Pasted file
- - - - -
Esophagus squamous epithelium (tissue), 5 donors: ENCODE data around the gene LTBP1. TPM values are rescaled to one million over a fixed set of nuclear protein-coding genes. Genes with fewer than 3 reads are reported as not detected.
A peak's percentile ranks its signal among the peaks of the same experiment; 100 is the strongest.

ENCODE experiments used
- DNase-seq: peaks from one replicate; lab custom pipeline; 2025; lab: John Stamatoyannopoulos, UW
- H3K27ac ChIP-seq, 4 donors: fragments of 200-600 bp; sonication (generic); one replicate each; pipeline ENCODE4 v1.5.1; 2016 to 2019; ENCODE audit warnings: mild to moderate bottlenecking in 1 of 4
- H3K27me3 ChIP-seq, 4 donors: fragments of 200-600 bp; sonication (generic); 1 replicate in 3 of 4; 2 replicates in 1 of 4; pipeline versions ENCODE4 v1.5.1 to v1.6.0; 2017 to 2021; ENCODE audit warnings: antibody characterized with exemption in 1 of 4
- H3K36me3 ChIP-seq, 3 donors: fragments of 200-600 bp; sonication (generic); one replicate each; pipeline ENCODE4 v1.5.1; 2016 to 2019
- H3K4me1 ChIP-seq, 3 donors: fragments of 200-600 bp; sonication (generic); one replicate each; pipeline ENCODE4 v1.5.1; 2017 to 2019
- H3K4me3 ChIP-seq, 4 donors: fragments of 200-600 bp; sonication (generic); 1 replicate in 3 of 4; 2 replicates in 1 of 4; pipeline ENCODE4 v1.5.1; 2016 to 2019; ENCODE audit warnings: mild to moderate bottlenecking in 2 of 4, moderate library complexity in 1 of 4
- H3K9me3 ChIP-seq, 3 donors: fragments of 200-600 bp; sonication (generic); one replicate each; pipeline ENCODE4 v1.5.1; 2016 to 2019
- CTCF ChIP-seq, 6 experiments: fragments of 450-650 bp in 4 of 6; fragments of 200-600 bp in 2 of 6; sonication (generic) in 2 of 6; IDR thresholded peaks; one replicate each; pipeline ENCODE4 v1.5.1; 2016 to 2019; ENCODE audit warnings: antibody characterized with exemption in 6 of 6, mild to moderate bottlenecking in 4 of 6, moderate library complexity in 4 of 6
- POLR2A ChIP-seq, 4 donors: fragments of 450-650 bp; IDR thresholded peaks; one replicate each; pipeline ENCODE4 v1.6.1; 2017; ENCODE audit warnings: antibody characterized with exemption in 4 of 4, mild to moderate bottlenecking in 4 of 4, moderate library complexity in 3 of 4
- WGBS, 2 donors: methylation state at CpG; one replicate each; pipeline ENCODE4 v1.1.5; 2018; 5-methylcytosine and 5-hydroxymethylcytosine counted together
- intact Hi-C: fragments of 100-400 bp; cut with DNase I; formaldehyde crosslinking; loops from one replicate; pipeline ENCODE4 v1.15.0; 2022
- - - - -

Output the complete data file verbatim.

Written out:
Esophagus squamous epithelium (tissue), 5 donors: ENCODE data around the gene LTBP1. TPM values are rescaled to one million over a fixed set of nuclear protein-coding genes. Genes with fewer than 3 reads are reported as not detected.
A peak's percentile ranks its signal among the peaks of the same experiment; 100 is the strongest.

ENCODE experiments used
- DNase-seq: peaks from one replicate; lab custom pipeline; 2025; lab: John Stamatoyannopoulos, UW
- H3K27ac ChIP-seq, 4 donors: fragments of 200-600 bp; sonication (generic); one replicate each; pipeline ENCODE4 v1.5.1; 2016 to 2019; ENCODE audit warnings: mild to moderate bottlenecking in 1 of 4
- H3K27me3 ChIP-seq, 4 donors: fragments of 200-600 bp; sonication (generic); 1 replicate in 3 of 4; 2 replicates in 1 of 4; pipeline versions ENCODE4 v1.5.1 to v1.6.0; 2017 to 2021; ENCODE audit warnings: antibody characterized with exemption in 1 of 4
- H3K36me3 ChIP-seq, 3 donors: fragments of 200-600 bp; sonication (generic); one replicate each; pipeline ENCODE4 v1.5.1; 2016 to 2019
- H3K4me1 ChIP-seq, 3 donors: fragments of 200-600 bp; sonication (generic); one replicate each; pipeline ENCODE4 v1.5.1; 2017 to 2019
- H3K4me3 ChIP-seq, 4 donors: fragments of 200-600 bp; sonication (generic); 1 replicate in 3 of 4; 2 replicates in 1 of 4; pipeline ENCODE4 v1.5.1; 2016 to 2019; ENCODE audit warnings: mild to moderate bottlenecking in 2 of 4, moderate library complexity in 1 of 4
- H3K9me3 ChIP-seq, 3 donors: fragments of 200-600 bp; sonication (generic); one replicate each; pipeline ENCODE4 v1.5.1; 2016 to 2019
- CTCF ChIP-seq, 6 experiments: fragments of 450-650 bp in 4 of 6; fragments of 200-600 bp in 2 of 6; sonication (generic) in 2 of 6; IDR thresholded peaks; one replicate each; pipeline ENCODE4 v1.5.1; 2016 to 2019; ENCODE audit warnings: antibody characterized with exemption in 6 of 6, mild to moderate bottlenecking in 4 of 6, moderate library complexity in 4 of 6
- POLR2A ChIP-seq, 4 donors: fragments of 450-650 bp; IDR thresholded peaks; one replicate each; pipeline ENCODE4 v1.6.1; 2017; ENCODE audit warnings: antibody characterized with exemption in 4 of 4, mild to moderate bottlenecking in 4 of 4, moderate library complexity in 3 of 4
- WGBS, 2 donors: methylation state at CpG; one replicate each; pipeline ENCODE4 v1.1.5; 2018; 5-methylcytosine and 5-hydroxymethylcytosine counted together
- intact Hi-C: fragments of 100-400 bp; cut with DNase I; formaldehyde crosslinking; loops from one replicate; pipeline ENCODE4 v1.15.0; 2022